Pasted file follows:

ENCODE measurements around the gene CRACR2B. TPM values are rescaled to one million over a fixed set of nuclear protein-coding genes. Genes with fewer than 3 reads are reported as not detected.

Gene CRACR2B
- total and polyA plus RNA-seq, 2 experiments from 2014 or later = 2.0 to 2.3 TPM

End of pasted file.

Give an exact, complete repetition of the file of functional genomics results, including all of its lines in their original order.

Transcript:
ENCODE measurements around the gene CRACR2B. TPM values are rescaled to one million over a fixed set of nuclear protein-coding genes. Genes with fewer than 3 reads are reported as not detected.

Gene CRACR2B
- total and polyA plus RNA-seq, 2 experiments from 2014 or later = 2.0 to 2.3 TPM